|Time slows for no one.|
What probably trips me out most are the markers I put in place as a kid. They were sort of milestones; time-related signposts that, back then, seemed far-flung in the future. Yet today they are memories from my long ago past. Or that’s the way I perceive them. And I’m not sure how I feel about it all.
For instance, when I was eight, there was an outer space event I looked forward to that seemed impossibly far off, timewise. Halley’s Comet. It was scheduled to, and in fact did, arrive in 1986. It was something most folks would get to see just once in their lifetime because it only came close enough to Earth for us to see in the sky once every 76 years. As a kid, I anxiously awaited its arrival, though it seemed so far in the future.
Along the way a funny thing happened. The time for it to come came and went. On reflection, in the apparent blink of an eye. Yeah, the comet was traveling really fast through space but that’s not what I mean. During the days it was actually in our viewing skies, I remember thinking, “Dang, that was quick.”
|1997's Hale-Bopp comet|
Now I never actually saw that comet; it was cloudy where I lived. Besides, scientists confessed that it was not traveling as close to us as predicted, so it wouldn’t have been all that dramatic if it had been clear outside. But the point is that looking back, the apparent speed at which time passed (some 20 years) from childhood until that moment seemed fast.
It was the same sort of feeling at the turn of the century. When I was a kid, I remember thinking, “It’s such a long way off. By the year 2000, I’ll be too old to enjoy it. I’ll be over 40!”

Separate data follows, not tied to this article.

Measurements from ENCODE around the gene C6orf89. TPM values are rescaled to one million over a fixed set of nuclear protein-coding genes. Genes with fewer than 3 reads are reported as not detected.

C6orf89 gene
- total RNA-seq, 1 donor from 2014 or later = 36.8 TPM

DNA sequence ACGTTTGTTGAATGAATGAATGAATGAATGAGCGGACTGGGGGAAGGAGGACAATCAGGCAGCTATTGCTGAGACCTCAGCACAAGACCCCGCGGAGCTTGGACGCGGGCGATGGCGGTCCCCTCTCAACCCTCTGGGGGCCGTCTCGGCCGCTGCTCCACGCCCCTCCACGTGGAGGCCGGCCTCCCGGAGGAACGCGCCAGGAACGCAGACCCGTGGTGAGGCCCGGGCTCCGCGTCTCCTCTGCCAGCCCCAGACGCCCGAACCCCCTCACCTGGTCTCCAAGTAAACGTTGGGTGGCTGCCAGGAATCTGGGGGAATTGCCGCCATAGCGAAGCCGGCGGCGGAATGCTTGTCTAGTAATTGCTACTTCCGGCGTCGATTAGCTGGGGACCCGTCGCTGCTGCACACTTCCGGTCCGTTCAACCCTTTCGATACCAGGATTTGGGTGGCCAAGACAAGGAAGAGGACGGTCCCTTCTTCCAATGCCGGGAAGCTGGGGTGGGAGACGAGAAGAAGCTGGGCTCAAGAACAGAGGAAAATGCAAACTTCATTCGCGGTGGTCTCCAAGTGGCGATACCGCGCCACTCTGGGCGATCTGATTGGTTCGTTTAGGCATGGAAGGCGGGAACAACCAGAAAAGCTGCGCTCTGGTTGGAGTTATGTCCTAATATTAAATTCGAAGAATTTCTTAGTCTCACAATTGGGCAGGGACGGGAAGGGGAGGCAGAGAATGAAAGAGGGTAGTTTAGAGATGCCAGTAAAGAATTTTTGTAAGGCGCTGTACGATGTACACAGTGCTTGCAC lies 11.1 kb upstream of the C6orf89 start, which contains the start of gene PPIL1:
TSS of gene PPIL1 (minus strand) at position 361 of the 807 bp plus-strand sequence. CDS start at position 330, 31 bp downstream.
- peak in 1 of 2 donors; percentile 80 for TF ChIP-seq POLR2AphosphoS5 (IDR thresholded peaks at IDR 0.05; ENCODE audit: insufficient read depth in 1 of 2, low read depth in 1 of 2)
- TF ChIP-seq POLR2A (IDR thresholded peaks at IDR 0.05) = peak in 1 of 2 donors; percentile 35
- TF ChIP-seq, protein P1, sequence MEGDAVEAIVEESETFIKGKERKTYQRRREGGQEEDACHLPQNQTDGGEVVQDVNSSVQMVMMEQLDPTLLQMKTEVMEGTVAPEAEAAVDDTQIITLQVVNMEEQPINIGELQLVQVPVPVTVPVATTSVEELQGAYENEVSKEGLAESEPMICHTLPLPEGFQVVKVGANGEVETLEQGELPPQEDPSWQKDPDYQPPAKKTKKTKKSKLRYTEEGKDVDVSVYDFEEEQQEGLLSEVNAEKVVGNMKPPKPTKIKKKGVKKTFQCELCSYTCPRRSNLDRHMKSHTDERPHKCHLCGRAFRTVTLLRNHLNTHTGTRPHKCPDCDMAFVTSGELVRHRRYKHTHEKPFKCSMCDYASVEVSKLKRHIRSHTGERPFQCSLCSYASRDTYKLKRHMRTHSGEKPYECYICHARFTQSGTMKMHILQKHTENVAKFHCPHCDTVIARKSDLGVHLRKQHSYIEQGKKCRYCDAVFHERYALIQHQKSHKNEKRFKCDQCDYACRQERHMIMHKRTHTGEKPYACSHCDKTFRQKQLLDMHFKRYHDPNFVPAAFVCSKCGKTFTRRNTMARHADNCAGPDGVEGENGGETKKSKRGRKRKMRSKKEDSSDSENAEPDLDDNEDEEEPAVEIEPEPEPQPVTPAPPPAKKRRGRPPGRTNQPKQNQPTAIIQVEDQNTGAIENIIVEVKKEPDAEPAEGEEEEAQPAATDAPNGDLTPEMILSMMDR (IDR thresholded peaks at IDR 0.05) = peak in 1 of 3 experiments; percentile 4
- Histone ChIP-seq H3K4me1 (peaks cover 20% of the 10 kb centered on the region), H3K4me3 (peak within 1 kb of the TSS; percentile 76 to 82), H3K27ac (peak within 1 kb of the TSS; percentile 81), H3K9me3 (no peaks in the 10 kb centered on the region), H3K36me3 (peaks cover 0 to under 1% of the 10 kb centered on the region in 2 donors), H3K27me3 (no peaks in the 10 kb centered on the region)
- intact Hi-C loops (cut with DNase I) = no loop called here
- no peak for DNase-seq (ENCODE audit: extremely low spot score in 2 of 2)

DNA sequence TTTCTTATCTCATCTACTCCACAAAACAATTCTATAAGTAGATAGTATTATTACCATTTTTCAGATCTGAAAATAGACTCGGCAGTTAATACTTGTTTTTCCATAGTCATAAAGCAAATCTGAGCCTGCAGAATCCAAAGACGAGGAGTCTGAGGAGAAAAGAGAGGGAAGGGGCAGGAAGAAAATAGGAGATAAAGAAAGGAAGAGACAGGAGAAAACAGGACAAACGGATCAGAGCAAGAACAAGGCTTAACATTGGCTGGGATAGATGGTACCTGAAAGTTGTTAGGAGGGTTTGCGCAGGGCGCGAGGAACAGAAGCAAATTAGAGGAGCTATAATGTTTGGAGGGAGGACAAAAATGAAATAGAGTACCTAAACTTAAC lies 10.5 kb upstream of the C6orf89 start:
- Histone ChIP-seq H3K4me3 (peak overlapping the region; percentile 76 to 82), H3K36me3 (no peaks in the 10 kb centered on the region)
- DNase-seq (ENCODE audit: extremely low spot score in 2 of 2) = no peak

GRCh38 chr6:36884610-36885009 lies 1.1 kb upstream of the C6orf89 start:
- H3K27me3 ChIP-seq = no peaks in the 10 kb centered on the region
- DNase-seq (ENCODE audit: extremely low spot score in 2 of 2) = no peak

Yet here we are 14 years after Y2K. I’m not a spring chicken anymore, but I’m no Methuselah either. In fact, I feel pretty much the same way I did that decade-and-a-half ago. Body aches and gray hairs aside. Oh and the bumps and bruises life has bestowed on me.
It’s interesting how the amount of time that’s passed seems not to have changed me in as dramatic a way as I thought it would when I was a child. Or maybe it has but I just haven’t noticed. Like the change of the seasons.
|The tree in the foreground is gone, just like yesterday.|
Looking out the window this moment at the falling snow and watching it accumulate on the lawn and branches – it seems so right. There have been countless other snowfalls. Yet this one, right now, matters most.
So often, we look back on the past and think longingly about it. Or we look forward and anxiously await it. But I think, at least right now, it is today we should be focused on. Like they say, there’s no time like the present. This moment. This time. This place. Happy New Year.